In fact, when you think about it, there’s a “stay in the game” message behind every great success story.
Jackie Robinson hit an amazing 52 home runs in 1965, which was the same year he also struck out 71 times. He stayed in the game.
In the early 90’s, John Travolta was just about washed up as an actor but he stayed in the game. In 1994, Quentin Tarantino tapped him for a role in “Pulp Fiction” and the rest is history.
Jay Leno, who’s had a roller coaster of a career with some very public failures was once asked the secret of success. His answer:
“You know, it’s all about…. Ya just… You know… Stay in the game!”
Moral of the story: In tennis– and in life– you can’t win the game if you stop playing. Staying in the game (i.e. keeping the ball in play) doesn’t guarantee you’re going to win it. But giving up guarantees that you won’t.
3.Use what you got.
I regularly play tennis with a group I affectionately call “the old guys”—who range in age from about 70 to 86.
Good luck trying to win a game from one of them.
These guys don’t run all that fast. Some of them hardly run at all. They don’t have a lot of power, and they don’t have 100 mph serves. In fact, they hit the ball rather gently.
But they’re next to impossible to beat.
‘Cause they have one “weapon”: they can place the ball any damn place they want.
You can be hitting your best power shots, running around like crazy, sweating bullets trying to defeat them, and they will sit there, calmly, and simply put the ball wherever you’re not. They’re uncannily clever and tricky. They have a court sense developed over 40 years of playing, and a remarkable ability to anticipate where you’re going so that they can hit the ball exactly where you’re not.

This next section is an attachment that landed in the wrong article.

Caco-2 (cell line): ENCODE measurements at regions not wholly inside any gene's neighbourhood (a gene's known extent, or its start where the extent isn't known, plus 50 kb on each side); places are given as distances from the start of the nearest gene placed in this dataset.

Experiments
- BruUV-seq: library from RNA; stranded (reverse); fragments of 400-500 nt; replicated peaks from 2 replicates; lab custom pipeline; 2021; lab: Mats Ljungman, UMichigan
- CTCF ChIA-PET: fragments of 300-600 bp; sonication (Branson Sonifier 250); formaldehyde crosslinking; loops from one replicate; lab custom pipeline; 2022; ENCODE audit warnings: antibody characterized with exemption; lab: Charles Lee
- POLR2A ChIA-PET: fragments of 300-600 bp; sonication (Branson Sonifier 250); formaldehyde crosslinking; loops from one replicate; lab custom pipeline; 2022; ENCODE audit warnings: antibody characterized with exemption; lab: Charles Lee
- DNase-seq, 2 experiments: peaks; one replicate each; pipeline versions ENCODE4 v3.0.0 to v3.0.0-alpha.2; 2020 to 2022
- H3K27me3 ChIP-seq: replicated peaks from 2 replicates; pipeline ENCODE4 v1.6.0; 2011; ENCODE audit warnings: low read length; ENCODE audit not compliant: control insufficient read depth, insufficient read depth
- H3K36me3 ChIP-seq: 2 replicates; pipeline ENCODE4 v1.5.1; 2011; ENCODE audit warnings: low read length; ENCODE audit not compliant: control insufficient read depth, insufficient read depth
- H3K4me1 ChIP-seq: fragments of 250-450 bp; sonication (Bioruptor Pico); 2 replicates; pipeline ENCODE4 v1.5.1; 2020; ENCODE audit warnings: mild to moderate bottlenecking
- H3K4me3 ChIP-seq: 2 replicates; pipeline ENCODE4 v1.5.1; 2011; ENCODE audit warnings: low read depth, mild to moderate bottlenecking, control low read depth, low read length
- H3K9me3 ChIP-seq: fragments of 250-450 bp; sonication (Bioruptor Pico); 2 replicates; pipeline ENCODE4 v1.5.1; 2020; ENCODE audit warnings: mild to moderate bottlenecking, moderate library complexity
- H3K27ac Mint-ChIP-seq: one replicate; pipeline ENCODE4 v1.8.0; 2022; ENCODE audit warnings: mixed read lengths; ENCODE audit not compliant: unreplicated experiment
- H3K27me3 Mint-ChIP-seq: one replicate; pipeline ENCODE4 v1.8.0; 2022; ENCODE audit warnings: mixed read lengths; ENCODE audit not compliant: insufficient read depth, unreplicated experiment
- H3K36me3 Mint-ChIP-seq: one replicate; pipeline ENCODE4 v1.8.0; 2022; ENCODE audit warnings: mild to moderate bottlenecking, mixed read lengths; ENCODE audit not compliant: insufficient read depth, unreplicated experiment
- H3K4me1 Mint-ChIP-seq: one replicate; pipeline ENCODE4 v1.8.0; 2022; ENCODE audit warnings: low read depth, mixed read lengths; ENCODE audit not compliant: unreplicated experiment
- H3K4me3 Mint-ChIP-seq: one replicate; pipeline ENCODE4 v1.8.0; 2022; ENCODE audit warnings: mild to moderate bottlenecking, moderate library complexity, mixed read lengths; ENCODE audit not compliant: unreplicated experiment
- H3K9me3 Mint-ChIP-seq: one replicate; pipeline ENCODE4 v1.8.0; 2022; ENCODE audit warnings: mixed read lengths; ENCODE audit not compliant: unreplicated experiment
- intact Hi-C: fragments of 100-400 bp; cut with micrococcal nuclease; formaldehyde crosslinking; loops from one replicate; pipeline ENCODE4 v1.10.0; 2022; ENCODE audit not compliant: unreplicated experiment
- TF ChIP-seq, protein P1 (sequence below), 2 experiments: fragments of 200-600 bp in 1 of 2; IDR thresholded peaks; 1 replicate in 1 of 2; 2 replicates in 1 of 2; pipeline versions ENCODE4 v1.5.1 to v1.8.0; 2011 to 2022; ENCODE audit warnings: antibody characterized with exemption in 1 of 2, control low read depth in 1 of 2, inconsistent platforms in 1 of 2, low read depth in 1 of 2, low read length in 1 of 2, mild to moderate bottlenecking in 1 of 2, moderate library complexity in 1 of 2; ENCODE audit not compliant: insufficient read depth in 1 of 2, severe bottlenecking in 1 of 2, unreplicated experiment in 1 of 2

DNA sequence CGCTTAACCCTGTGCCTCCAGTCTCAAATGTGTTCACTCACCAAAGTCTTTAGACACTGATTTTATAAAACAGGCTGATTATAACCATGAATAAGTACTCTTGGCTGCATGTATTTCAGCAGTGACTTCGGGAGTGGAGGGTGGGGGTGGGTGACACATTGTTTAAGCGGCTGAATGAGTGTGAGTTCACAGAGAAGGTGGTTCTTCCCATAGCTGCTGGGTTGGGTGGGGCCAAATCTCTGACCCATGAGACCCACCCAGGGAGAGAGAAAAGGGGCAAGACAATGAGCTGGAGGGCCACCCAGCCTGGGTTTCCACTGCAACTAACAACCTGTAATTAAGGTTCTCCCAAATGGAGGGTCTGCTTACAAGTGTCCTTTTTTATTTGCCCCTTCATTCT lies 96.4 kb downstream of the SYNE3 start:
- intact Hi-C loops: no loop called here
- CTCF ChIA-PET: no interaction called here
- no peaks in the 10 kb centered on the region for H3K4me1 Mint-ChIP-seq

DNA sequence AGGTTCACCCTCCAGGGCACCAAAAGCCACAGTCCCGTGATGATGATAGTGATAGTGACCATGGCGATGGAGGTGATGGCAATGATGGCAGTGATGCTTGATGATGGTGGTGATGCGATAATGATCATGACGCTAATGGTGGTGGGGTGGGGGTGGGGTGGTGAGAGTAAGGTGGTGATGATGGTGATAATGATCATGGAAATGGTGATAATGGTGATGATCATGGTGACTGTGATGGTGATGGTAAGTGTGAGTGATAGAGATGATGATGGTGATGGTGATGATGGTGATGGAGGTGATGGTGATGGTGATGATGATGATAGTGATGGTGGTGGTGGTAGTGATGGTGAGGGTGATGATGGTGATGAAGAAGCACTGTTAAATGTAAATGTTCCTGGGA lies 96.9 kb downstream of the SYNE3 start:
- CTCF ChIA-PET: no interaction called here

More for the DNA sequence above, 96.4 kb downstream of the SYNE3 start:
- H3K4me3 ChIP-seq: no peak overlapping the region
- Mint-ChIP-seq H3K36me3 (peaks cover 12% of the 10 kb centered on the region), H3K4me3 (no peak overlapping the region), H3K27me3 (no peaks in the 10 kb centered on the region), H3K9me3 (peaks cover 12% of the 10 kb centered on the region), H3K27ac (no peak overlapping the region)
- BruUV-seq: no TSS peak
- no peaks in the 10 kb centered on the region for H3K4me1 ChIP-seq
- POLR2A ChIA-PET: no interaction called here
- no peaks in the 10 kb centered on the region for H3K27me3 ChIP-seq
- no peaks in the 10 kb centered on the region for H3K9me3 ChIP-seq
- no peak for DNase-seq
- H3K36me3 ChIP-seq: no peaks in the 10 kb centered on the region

They don’t have (or need) power. They don’t have (or need) speed. They have learned to use what they do have, two skills which together make them virtually unbeatable by any player at my level.
They’ve learned to use what they have very effectively instead of bemoaning what they don’t have.
I’ve seen this same kind of thing with performers. Dudley Williams was the star male dancer in the internationally known Alvin Ailey Dance Company. He danced professionally till he was almost 67. I saw him many times in those years. He no longer had the agility and athleticism he had as a youth… but he had something else even better.
He never lamented about the loss of any skills he once possessed. Not once. Instead, he developed and nurtured what he did have. Experience. Inner strength. Wisdom. Artistic vision.
And it was more than enough. Even in his later years, you couldn’t take your eyes off him when he was performing, because he literally dominated the stage with sheer presence and magnetism. The memory of seeing him perform I Wanna Be Ready (from Ailey’s masterpiece, Revelations) in his late 60’s, still brings a tear to my eyes.
How many times do we concentrate on what we can’t do instead of celebrating what we can?
Even a non-sports guy like myself can’t miss the wisdom in these sports-related lessons.
Stay in the game, use what you’ve got, keep your mental game sharp and never give up.
Winston Churchill once said that democracy is the worst form of government except for all the others. Something similar could be said of these three lessons.
They may not be the most profound lessons in the world— but they’re better than anything else we’ve got.